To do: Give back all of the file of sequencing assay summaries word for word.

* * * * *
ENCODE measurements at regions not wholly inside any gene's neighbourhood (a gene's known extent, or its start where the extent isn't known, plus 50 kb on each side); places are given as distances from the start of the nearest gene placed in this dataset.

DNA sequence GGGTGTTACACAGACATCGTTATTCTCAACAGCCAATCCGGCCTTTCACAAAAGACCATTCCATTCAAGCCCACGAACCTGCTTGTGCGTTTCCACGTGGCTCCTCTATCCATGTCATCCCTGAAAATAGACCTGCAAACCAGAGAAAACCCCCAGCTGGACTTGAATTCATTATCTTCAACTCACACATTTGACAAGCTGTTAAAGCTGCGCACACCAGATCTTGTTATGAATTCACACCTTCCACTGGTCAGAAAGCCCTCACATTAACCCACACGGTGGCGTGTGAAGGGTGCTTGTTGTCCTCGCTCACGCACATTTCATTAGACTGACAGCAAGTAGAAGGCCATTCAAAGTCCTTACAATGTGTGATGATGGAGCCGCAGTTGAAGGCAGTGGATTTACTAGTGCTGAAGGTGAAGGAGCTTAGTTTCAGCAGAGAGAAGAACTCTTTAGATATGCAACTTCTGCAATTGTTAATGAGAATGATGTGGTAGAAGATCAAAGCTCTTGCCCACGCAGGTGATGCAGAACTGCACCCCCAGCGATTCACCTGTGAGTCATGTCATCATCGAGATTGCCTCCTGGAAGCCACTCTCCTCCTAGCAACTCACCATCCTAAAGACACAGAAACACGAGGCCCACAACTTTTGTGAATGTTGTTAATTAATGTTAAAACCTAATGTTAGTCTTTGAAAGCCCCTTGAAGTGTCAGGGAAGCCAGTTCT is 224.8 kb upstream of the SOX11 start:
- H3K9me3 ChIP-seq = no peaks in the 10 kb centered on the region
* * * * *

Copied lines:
ENCODE measurements at regions not wholly inside any gene's neighbourhood (a gene's known extent, or its start where the extent isn't known, plus 50 kb on each side); places are given as distances from the start of the nearest gene placed in this dataset.

DNA sequence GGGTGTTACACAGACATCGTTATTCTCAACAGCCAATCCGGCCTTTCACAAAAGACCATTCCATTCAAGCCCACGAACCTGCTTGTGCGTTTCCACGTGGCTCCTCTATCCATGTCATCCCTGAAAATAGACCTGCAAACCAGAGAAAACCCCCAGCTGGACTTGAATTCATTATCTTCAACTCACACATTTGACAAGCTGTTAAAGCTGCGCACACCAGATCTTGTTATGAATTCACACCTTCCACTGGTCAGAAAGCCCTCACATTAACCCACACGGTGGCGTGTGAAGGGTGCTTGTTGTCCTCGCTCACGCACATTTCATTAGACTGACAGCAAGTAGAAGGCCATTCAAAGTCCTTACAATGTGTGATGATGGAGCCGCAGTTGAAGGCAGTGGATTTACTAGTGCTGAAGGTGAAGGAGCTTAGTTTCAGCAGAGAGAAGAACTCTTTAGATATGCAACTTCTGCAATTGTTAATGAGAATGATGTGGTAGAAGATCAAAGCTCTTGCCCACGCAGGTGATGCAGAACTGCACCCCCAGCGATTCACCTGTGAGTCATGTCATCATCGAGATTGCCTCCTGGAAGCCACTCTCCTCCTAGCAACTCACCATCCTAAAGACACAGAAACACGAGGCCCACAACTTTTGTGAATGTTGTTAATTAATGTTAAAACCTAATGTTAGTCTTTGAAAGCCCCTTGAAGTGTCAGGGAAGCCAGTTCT is 224.8 kb upstream of the SOX11 start:
- H3K9me3 ChIP-seq = no peaks in the 10 kb centered on the region